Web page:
A crowd of people gather outside the Supreme Court, Monday night, May 2, 2022 in Washington. A draft opinion circulated among Supreme Court justices suggests that earlier this year a majority of them had thrown support behind overturning the 1973 case Roe v. Wade that legalized abortion nationwide, according to a report published Monday night in Politico. It’s unclear if the draft represents the court’s final word on the matter. The Associated Press could not immediately confirm the authenticity of the draft Politico posted, which if verified marks a shocking revelation of the high court’s secretive deliberation process, particularly before a case is formally decided. (AP Photo/Anna Johnson)
WASHINGTON, D.C. – Utah’s elected representatives are united in their reaction to what appears to be a draft of the U.S. Supreme Court’s decision to overturn Roe v. Wade.
“Protecting the sanctity of life is among my greatest responsibilities in Congress,” said U.S. Rep. Blake Moore (R-UT). “If a variation of this draft opinion ends up becoming the U.S. Supreme Court’s final ruling, as I pray it does, it will be a major step forward in restoring the authority of the people’s representatives to regulate abortion.”
Moore was referring to a leaked internal memo that revealed that Justice Samuel Alito and colleagues Amy Coney Barrett, Neil Gorsuch, Brett Kavanaugh and Clarence Thomas have voted in closed sessions to overturn Roe v. Wade, the 1973 decision that legalized abortion nationally.
That memo was obtained by the non-partisan blog POLITICO and since has been confirmed to represent the will of the court by Chief Justice John Roberts.
Although Sen. Mitt Romney (R-UT) agrees with Moore, he expressed dismay over the leak.
“The breach of the court deliberate process, however, is an appalling affront to a critical institution,” Romney explained in a statement issue by his office. “It should be fully investigated and those responsible should be punished.”
POLITICO would only say that their source for the draft document was a person familiar with the High Court’s proceedings in Dobbs v. Jackson Women’s Health Organization, a pending case from Mississippi that would ban abortion after 15 weeks of pregnancy.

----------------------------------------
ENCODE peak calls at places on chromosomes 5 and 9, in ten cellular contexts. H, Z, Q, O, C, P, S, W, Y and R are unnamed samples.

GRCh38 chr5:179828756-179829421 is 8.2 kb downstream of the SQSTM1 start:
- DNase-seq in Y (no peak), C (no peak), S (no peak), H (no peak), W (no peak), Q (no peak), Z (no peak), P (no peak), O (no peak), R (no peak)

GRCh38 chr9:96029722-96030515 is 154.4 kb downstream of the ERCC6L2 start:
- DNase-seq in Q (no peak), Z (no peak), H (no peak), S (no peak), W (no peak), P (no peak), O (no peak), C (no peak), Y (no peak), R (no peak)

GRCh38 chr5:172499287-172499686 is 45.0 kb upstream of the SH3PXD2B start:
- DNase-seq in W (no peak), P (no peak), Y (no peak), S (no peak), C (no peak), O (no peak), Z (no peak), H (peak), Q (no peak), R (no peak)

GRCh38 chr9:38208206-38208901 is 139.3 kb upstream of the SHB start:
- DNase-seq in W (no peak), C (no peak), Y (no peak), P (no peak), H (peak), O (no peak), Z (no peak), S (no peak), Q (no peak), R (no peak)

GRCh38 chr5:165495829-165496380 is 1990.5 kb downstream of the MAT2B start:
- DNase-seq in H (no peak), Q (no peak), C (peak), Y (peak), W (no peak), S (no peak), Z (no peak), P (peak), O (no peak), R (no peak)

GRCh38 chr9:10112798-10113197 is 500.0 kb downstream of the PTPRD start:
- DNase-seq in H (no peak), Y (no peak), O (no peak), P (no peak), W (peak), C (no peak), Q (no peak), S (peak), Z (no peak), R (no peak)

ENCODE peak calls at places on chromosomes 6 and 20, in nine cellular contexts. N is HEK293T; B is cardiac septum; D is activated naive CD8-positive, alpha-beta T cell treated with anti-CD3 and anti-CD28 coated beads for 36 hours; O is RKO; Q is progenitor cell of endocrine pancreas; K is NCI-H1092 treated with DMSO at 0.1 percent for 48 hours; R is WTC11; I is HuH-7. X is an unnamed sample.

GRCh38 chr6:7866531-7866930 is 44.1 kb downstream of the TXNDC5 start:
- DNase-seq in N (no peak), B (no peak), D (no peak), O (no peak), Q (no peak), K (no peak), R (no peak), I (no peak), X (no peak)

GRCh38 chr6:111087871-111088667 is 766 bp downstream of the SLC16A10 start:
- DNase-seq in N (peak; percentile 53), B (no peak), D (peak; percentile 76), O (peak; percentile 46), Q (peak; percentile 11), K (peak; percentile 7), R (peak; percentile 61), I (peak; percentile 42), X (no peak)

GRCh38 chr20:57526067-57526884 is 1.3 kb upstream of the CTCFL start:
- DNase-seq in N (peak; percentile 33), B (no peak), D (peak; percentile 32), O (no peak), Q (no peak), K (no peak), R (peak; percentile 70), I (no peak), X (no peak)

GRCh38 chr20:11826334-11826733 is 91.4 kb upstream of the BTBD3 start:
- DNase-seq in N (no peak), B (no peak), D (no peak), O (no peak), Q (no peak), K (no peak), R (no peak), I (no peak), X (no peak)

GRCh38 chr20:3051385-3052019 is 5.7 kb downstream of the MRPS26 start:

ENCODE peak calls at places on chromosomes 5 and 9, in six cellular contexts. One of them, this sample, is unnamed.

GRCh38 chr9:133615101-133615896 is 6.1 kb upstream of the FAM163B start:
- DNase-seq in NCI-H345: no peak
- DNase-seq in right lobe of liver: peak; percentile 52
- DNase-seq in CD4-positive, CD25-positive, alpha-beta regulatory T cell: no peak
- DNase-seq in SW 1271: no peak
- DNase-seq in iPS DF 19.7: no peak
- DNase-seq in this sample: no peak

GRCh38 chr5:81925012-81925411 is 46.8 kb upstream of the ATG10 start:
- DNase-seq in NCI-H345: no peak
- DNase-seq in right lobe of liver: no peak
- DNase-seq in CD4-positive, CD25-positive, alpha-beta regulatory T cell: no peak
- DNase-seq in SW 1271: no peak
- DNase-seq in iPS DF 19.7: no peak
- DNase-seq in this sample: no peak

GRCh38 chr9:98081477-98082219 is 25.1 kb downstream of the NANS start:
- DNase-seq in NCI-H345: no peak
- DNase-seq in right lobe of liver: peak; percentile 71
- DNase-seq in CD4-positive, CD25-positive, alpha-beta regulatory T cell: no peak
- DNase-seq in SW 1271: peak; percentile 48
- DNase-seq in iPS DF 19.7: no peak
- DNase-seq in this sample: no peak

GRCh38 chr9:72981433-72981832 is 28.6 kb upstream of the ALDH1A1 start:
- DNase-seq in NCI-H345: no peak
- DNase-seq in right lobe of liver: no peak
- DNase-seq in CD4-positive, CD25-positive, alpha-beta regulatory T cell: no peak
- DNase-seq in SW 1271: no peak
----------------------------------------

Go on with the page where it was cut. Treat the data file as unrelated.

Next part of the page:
“To violate an understanding that has held for the entire modern history of the court – seeking to place outside pressure on the court and the justices themselves – is dangerous, despicable and damaging,” said Sen. Mike Lee (R-UT) in a published statement.
Early in his career, Lee clerked for Alito on the federal bench and understands the enormity of the situation.
“To the extent this betrayal of the confidences of the court was intended to undermine the integrity of our operations, it will not succeed,” according to Roberts. “The work of the court will not be affected in any way.”
U.S. Rep. Chris Stewart pointed out that, even if the draft opinion becomes law, it would not ban abortion.
“It would rightfully return power to you, the American people,” Stewart tweeted. “You should debate the abortion laws in this country and your state should make its own decision.”
But the left-leaning Guttmacher Institute, which tracks abortion rights, says that 26 states have trigger laws on the books that will ban or severely limit abortions.
Perhaps sensing this situation, Democrats in the U.S. House of Representatives passed House Resolution 3755 in September of 2021. That radical legislation would have legalized abortion on demand until birth.
“I was disheartened that Democrats in Congress voted for abortion on demand until birth,” said Moore.
Thankfully, Moore added, that resolution went nowhere in the evenly divided U.S. Senate.
“I believe that our country can and must do far better for the most vulnerable members of our society,” Moore concluded.
Here in Utah, the trigger law is Senate Bill 174, which passed and was signed into law by Gov. Gary Herbert in 2020.
That legislation prohibits abortion in most cases, but still allows that procedure in cases of rape or incest, birth defects or if the mother’s life is at risk.